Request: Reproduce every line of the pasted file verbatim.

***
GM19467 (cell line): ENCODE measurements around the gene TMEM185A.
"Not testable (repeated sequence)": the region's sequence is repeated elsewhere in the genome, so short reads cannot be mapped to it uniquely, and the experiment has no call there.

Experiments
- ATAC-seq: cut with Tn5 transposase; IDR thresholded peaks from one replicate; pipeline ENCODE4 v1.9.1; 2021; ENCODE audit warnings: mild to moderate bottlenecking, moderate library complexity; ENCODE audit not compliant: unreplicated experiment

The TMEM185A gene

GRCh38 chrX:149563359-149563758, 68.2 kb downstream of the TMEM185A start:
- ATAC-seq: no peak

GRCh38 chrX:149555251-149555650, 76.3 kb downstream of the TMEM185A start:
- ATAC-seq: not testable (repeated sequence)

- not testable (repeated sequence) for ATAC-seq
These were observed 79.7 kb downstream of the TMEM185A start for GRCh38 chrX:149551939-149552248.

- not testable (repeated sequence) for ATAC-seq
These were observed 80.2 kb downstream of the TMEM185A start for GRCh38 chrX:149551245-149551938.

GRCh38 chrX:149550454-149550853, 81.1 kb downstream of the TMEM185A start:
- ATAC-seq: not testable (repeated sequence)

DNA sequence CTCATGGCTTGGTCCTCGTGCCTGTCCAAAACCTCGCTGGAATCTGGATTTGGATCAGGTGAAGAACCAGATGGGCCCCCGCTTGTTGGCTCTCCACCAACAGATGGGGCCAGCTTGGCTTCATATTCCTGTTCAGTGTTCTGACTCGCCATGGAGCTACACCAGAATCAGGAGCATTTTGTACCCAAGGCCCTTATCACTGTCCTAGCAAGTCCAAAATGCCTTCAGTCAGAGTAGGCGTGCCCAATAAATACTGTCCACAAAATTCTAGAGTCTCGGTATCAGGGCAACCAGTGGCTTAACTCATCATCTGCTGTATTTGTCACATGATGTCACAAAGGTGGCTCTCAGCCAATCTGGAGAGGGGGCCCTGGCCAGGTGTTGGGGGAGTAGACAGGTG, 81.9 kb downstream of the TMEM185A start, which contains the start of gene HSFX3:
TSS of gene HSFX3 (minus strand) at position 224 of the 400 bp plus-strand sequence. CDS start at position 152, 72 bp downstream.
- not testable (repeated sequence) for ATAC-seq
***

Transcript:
GM19467 (cell line): ENCODE measurements around the gene TMEM185A.
"Not testable (repeated sequence)": the region's sequence is repeated elsewhere in the genome, so short reads cannot be mapped to it uniquely, and the experiment has no call there.

Experiments
- ATAC-seq: cut with Tn5 transposase; IDR thresholded peaks from one replicate; pipeline ENCODE4 v1.9.1; 2021; ENCODE audit warnings: mild to moderate bottlenecking, moderate library complexity; ENCODE audit not compliant: unreplicated experiment

The TMEM185A gene

GRCh38 chrX:149563359-149563758, 68.2 kb downstream of the TMEM185A start:
- ATAC-seq: no peak

GRCh38 chrX:149555251-149555650, 76.3 kb downstream of the TMEM185A start:
- ATAC-seq: not testable (repeated sequence)

- not testable (repeated sequence) for ATAC-seq
These were observed 79.7 kb downstream of the TMEM185A start for GRCh38 chrX:149551939-149552248.

- not testable (repeated sequence) for ATAC-seq
These were observed 80.2 kb downstream of the TMEM185A start for GRCh38 chrX:149551245-149551938.

GRCh38 chrX:149550454-149550853, 81.1 kb downstream of the TMEM185A start:
- ATAC-seq: not testable (repeated sequence)

DNA sequence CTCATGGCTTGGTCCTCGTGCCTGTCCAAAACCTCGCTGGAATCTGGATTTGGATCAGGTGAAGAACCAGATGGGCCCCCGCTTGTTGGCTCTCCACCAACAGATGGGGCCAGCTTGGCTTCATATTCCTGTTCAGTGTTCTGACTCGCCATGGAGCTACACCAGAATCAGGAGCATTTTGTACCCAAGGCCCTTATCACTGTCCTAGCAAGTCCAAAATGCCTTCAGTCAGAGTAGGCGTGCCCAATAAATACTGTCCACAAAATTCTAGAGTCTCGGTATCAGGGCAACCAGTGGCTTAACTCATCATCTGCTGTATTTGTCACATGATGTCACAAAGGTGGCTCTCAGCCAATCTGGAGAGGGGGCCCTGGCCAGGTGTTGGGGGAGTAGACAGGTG, 81.9 kb downstream of the TMEM185A start, which contains the start of gene HSFX3:
TSS of gene HSFX3 (minus strand) at position 224 of the 400 bp plus-strand sequence. CDS start at position 152, 72 bp downstream.
- not testable (repeated sequence) for ATAC-seq